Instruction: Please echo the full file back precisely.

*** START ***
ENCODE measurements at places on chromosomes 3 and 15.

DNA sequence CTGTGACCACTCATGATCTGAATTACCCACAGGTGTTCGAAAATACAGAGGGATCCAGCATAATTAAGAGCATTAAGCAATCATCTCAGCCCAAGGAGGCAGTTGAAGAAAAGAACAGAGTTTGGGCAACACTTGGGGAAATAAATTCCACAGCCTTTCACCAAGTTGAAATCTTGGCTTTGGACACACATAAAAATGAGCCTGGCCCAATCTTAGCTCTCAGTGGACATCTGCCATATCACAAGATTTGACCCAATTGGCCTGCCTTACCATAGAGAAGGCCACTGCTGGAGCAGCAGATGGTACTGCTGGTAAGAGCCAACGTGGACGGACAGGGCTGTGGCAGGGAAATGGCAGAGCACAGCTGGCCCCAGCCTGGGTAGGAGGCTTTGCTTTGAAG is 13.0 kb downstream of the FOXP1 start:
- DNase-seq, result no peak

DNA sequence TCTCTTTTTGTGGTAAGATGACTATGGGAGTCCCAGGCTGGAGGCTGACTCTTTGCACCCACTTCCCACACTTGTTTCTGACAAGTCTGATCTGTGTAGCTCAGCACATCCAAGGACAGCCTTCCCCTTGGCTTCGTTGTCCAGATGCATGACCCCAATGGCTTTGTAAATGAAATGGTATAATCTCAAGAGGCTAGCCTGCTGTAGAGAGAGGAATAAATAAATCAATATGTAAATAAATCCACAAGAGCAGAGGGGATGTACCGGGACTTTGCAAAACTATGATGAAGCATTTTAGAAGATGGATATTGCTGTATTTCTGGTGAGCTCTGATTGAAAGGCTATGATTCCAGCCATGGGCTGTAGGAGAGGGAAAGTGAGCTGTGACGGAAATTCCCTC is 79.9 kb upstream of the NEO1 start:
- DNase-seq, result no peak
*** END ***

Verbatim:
ENCODE measurements at places on chromosomes 3 and 15.

DNA sequence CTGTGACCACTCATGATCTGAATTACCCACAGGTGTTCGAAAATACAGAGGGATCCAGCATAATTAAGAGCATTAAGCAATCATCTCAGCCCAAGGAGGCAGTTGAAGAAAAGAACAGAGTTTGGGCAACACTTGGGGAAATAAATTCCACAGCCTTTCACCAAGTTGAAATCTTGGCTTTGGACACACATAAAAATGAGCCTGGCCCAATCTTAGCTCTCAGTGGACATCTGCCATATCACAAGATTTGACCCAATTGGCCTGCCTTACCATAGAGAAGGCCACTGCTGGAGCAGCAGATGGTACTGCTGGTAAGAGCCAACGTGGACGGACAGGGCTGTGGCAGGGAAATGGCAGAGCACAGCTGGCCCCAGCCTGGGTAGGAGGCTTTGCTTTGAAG is 13.0 kb downstream of the FOXP1 start:
- DNase-seq, result no peak

DNA sequence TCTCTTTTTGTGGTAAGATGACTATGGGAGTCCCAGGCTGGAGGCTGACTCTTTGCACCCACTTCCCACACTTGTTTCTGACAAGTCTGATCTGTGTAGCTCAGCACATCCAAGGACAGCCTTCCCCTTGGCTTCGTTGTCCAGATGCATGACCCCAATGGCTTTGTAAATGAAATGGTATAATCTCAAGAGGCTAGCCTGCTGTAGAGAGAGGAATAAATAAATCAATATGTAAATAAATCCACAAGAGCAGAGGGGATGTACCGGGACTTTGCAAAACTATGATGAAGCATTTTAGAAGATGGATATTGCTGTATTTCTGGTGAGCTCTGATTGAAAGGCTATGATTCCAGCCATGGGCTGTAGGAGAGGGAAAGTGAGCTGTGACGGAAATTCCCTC is 79.9 kb upstream of the NEO1 start:
- DNase-seq, result no peak